That’s another storytelling achievement of Inception – there’s no real villain, other than the clock and the specter of a hostile subconscious. All the characters are allowed to be complex, with moments of heroism, cowardice, and villainy alike. Take Mr. Saito (Ken Watanabe, another repeat-offender for Nolan), ostensibly the “boss” and also a potential villain. What possible redeeming value can billionaire power player Saito find in requesting that an illegal and highly-invasive inception be carried out against a competitor? Well, the script confounds us again, giving Saito surprisingly altruistic motives and then turning him into a valuable member of the team. He joins Cobb’s mind-criminals in the dream world to see first-hand that his order is fulfilled, but he also knows that the dream world is Cobb’s domain, not his. Not a dime of his money or influence will save him there if shit hits the fan – which it does, to Saito’s grave peril. As we build to the climax, Saito ultimately finds himself taking orders from Ariadne (Ellen Page), the most junior member of the team, without complaint.
Fischer has a foil in father-figure Tom Berenger, an actor known for playing hard-bitten assholes. That shoe never drops, though – a devoted godfather, Berenger never shows himself as anything but a selfless supporter of Fischer. He’s another island of warmth in what looks like a sea of cold.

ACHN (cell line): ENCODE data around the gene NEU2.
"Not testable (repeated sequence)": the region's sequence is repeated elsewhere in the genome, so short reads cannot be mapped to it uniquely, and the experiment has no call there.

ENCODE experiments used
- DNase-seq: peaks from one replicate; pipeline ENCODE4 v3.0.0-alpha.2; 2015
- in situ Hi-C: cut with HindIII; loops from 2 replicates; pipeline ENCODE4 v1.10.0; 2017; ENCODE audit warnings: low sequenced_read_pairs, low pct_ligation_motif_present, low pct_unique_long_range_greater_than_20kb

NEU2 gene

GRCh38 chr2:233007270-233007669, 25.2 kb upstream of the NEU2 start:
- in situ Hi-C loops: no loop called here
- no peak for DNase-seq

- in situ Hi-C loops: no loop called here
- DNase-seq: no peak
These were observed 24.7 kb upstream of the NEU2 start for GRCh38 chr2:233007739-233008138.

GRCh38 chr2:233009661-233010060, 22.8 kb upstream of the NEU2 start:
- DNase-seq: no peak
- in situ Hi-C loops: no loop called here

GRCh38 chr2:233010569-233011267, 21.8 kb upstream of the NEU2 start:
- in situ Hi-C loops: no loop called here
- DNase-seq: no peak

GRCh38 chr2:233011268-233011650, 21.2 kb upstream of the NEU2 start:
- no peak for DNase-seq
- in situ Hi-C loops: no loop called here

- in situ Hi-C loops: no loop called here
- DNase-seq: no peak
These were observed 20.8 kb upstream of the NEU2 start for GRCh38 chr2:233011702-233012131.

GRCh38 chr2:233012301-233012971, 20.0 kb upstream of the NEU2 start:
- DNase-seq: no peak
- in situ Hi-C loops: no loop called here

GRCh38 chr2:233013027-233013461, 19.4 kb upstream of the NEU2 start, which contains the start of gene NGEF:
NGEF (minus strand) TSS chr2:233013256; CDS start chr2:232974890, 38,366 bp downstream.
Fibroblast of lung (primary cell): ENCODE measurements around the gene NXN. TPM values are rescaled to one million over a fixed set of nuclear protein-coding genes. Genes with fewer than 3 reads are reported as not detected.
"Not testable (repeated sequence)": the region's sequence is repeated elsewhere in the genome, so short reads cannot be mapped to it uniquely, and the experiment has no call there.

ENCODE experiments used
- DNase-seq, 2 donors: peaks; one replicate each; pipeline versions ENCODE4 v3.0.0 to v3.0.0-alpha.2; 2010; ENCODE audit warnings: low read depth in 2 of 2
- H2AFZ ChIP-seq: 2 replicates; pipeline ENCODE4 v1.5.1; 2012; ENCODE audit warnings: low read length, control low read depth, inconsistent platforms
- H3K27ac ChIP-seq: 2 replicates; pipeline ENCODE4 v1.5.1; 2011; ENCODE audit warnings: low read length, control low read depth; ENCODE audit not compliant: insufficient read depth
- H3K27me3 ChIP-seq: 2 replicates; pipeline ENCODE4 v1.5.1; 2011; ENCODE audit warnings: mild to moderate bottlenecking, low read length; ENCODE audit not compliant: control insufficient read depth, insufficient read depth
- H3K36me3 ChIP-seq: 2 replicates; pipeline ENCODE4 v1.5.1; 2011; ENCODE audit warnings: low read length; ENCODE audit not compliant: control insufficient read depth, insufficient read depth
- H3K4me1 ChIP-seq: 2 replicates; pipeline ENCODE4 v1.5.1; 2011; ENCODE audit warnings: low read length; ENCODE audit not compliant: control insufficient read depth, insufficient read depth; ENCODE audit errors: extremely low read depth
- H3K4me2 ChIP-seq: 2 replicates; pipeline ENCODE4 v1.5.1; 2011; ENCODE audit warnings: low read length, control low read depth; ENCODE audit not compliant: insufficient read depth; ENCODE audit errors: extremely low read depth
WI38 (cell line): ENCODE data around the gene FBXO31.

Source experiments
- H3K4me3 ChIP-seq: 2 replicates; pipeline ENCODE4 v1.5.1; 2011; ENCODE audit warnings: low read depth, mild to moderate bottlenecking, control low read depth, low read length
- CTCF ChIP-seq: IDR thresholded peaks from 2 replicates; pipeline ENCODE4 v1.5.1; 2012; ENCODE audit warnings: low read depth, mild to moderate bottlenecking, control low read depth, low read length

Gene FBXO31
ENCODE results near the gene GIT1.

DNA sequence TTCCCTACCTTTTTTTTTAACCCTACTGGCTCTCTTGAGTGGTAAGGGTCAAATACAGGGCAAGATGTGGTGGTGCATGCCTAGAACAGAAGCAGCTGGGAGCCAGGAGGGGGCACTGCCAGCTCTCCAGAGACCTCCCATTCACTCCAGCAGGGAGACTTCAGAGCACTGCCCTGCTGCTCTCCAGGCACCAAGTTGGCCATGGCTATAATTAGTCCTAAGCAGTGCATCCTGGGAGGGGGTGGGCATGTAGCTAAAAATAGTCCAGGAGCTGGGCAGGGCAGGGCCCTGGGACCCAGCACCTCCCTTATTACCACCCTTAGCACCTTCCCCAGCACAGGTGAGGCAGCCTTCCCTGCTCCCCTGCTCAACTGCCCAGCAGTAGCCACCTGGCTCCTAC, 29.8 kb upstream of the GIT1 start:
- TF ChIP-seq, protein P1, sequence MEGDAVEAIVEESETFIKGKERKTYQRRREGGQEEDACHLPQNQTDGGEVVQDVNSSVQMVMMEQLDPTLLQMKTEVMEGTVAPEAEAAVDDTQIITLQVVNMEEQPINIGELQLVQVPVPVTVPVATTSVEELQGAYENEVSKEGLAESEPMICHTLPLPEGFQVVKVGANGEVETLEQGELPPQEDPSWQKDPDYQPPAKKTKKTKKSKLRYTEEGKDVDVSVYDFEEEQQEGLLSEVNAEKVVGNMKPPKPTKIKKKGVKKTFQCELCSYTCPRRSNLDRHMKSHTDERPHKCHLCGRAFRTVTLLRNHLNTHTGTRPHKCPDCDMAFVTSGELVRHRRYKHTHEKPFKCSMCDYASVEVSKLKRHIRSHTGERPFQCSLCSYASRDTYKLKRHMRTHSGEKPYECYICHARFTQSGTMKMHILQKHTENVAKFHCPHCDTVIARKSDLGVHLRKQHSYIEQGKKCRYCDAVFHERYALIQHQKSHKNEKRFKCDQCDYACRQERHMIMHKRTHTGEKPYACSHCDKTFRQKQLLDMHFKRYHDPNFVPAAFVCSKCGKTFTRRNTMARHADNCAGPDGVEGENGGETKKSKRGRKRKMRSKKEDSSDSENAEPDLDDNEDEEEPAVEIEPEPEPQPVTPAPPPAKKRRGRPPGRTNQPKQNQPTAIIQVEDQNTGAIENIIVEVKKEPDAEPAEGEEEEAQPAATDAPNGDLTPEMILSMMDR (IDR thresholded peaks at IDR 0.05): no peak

It’s still not, though. In Cobb and Fischer, we have specifics of their past to make them relatable. We hear little about the backgrounds of the other characters, but we get contemporary specifics about who these men and women are that turn them into real, well-rounded characters that we can root for. The not-quite-friendly adversarial banter between flamboyant Eames (Hardy) and practical Arthur (Joseph Gordon Levitt) adds much-needed levity and humor, and their odd-couple pairing is instantly relatable.
Even the specificity of wardrobe can add priceless texture. Arthur’s penchant for three-piece suits and ties, combined with his hyper-serious demeanor, reads as a ploy to be taken seriously as a professional, which can be a challenge when wearing Levitt’s boyish face. Those neckties do a lot of important work in building pathos for Arthur in advance of his breathtaking zero-G fight scene.
Much has been made of the ambiguous final shot of Inception, and rightly so. I keep coming back to the denoument, though, for the subtle and wordless interplay of the characters. First in the airplane cabin, then in the immigration line, then at baggage claim in the airport, the team must pretend not to know each other, for fear of tipping off Fischer or the authorities. They can’t resist furtive glances at each other, though, as they reflect on what they have just been through and the consequences thereof. Cobb’s final walk through baggage claim, with his glancing goodbye to each team member (even a slightly confused Fischer) is the real end of the movie to me.
You can’t fake that level of character engagement. It sure isn’t cold, and a film feels incomplete without it. Ultimately, Dunkirk is the first Nolan film I’ve seen that does feel a bit cold, regardless of how many times we zoom in on Whitehead’s sad eyes.
What did you think of Dunkirk? How does it compare to Inception?